Educators must a... ... middle of paper ... .... (2000). The Inclusive Classroom: Educating Exceptional Children. Scarborough: Nelson Thomson Learning. Boscardin, M. L. (2005). The administrative role in transforming secondary schools to support inclusive evedence based practices (Vol.
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For decades the focus of special education has been to “fit” students with disabilities into a program that has not provided them the tools necessary to further succeed in life. Educational standards for students in special education programs are often lowered, and students are not challenged to think critically and expand their knowledge above and beyond these lowered expectations. The implementation of the Individuals with Disabilities Education Act (IDEA) began to challenge this standard and demanded free and appropriate public education in the least restrictive environment for students with disabilities (Sands, Kozleski, & French, 2000). Once practices such as mainstreaming and inclusion were set into place, pressure was on teachers to create a curriculum that would encompasses the various learning needs for all the students in their classroom. Teachers began to retro-fit the current curriculum in ways that would meet individual students’ needs (Udvari-Solner et al., 2002); not an easy task considering education is generally taught in a teacher-directed way, to the “average” student.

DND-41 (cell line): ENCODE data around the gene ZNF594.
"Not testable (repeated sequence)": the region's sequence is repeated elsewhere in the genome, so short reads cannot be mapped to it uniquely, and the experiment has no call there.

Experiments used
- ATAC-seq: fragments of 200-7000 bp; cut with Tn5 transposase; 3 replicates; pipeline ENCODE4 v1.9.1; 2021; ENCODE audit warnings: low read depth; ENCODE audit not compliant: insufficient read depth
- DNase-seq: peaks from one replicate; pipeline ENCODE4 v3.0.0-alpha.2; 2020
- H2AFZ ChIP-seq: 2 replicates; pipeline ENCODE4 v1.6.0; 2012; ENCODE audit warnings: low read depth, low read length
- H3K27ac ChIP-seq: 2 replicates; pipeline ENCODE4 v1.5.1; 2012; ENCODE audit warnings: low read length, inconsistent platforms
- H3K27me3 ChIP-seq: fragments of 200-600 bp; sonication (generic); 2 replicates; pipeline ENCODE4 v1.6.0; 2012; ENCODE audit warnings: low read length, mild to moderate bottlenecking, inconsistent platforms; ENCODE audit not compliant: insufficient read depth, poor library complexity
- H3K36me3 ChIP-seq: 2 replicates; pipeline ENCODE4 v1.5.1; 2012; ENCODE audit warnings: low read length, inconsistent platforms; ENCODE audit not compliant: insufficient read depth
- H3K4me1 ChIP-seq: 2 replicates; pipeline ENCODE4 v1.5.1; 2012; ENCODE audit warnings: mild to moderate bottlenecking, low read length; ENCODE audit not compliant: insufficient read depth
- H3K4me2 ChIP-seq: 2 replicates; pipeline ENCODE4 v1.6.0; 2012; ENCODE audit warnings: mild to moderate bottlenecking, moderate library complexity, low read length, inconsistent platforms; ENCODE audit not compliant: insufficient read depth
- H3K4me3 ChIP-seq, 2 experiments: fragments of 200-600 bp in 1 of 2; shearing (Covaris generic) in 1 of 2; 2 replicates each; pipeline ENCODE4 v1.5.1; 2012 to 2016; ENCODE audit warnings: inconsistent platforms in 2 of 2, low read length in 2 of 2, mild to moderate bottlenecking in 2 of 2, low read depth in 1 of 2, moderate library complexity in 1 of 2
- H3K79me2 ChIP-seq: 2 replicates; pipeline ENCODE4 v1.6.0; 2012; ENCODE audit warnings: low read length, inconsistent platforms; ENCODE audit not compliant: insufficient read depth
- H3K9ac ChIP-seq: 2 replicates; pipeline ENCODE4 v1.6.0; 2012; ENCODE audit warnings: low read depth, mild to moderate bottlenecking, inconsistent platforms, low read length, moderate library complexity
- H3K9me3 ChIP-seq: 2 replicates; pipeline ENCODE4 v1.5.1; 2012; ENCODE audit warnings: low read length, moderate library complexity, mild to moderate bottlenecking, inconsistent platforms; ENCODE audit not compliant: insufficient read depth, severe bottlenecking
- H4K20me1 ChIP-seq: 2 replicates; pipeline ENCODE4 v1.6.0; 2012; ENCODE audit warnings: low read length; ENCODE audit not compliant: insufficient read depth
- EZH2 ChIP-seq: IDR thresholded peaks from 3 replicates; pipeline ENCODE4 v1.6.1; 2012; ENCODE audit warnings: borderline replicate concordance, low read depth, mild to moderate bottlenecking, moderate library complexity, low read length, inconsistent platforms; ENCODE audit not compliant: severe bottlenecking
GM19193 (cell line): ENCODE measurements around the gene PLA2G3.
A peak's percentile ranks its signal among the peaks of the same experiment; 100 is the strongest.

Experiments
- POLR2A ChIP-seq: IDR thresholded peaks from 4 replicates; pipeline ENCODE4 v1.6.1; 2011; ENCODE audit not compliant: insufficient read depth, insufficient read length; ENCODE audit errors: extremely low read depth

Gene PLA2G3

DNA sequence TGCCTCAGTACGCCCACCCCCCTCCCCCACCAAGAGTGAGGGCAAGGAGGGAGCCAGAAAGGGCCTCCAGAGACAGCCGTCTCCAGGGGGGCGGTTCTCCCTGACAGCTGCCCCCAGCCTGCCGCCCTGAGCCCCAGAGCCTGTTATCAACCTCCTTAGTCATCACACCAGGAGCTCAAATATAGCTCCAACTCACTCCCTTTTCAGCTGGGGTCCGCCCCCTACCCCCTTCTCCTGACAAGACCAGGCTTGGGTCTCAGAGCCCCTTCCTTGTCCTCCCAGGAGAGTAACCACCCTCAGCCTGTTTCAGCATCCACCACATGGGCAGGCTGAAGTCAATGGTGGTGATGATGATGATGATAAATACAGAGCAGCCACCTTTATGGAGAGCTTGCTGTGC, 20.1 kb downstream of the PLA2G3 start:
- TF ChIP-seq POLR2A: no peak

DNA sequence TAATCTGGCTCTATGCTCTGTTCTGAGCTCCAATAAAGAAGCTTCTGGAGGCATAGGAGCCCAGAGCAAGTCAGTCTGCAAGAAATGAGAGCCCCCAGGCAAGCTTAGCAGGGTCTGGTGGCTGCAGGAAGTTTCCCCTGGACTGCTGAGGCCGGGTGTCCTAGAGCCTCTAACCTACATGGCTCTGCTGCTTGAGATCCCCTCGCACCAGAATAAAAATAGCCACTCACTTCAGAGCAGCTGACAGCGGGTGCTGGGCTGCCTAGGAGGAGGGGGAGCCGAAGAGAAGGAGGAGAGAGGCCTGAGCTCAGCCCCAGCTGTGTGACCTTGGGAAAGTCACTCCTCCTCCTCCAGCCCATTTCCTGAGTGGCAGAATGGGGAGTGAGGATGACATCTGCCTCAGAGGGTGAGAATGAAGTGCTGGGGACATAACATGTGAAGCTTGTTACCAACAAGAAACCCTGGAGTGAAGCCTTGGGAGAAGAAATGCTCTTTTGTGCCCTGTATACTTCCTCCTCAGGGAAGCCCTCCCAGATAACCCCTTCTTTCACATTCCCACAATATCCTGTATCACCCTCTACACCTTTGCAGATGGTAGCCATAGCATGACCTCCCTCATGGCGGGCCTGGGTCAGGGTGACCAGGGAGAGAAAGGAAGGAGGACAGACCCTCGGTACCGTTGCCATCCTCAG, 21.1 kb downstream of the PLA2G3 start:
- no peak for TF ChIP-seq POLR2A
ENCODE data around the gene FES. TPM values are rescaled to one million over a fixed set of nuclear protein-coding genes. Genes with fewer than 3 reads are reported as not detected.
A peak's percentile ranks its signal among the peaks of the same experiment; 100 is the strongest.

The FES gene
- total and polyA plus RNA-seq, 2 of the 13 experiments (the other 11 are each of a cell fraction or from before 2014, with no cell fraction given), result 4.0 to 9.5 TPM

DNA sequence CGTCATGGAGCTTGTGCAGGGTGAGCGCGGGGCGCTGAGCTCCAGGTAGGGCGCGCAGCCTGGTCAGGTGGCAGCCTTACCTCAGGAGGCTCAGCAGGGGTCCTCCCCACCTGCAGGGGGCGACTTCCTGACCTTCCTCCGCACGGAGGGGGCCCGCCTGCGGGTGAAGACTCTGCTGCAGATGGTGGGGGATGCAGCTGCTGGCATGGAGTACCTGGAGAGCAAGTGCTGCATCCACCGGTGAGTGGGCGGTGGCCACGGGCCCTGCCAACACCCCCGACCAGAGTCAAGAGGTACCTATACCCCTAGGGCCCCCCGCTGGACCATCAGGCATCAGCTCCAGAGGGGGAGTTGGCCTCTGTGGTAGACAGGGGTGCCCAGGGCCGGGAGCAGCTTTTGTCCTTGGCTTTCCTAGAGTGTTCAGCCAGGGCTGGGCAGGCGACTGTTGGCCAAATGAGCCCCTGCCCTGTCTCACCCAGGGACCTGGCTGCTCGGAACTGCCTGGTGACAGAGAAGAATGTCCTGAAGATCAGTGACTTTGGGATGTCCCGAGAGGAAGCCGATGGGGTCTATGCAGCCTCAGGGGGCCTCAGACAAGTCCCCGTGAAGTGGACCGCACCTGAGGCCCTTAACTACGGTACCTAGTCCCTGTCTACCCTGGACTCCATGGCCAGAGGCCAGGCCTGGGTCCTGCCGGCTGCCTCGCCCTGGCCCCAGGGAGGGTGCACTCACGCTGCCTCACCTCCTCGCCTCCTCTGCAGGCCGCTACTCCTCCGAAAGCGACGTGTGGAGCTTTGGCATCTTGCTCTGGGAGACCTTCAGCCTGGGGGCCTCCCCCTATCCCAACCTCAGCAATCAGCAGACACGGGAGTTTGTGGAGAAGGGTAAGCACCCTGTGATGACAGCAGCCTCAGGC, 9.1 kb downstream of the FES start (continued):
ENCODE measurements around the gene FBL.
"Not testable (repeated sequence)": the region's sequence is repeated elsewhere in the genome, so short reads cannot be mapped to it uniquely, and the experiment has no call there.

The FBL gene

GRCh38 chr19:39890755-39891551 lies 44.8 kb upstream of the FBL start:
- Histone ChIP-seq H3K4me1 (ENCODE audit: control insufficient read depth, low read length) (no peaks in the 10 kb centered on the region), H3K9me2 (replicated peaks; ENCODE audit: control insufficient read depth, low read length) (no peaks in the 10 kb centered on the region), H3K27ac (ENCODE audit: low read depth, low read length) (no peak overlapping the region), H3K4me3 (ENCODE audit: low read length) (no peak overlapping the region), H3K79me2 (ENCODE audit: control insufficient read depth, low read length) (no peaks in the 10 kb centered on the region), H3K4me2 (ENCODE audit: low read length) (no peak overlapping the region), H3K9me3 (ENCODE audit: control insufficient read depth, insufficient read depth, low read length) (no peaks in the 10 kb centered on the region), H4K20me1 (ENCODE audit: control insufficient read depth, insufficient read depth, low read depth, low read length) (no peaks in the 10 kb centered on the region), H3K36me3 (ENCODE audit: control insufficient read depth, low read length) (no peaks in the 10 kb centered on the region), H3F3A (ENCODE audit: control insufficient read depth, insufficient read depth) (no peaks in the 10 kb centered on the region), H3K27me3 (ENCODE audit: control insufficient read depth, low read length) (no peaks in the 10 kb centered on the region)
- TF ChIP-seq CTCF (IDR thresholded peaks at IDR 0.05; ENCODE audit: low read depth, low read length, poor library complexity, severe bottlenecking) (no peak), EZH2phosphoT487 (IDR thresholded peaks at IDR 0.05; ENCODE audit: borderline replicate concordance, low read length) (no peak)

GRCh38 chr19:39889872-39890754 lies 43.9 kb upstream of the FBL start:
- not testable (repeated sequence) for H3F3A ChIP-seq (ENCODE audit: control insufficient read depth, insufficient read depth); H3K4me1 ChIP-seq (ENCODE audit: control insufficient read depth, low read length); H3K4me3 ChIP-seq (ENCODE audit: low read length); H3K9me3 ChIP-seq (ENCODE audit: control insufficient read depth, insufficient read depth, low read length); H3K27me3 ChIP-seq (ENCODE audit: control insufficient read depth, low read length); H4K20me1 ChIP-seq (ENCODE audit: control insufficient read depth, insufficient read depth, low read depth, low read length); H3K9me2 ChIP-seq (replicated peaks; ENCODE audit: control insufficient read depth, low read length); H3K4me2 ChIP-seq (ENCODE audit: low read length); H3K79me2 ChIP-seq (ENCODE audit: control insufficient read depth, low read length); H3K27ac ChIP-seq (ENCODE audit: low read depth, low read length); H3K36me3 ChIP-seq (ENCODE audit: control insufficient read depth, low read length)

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Inclusion is a topic that is still at the forefront of educational controversy, in the classroom and also in Congress. According to The Cyclopedic Education Dictionary, inclusion can be defined in two ways: one, inclusion can be defined as the placement of disabled children in a general classroom setting for the entire school day and two, inclusion can be defined as the placement of disabled students into a general classroom setting for part of the day while they are placed in a special setting during the other part of the day (Spafford and Grosser, 1998). Parents and teachers have been debating the issue of full inclusion of disabled students in public schools since the passing of the Education for all Handicapped Children Act of 1975. The social implications of full inclusion can be both positive and negative for the student, with the positive results stemming from adequate and beneficial programs implemented by public schools. Before 1975 all disabled children were included in general education classrooms; however, children with severe disabilities were placed in institutions for educational and living purposes.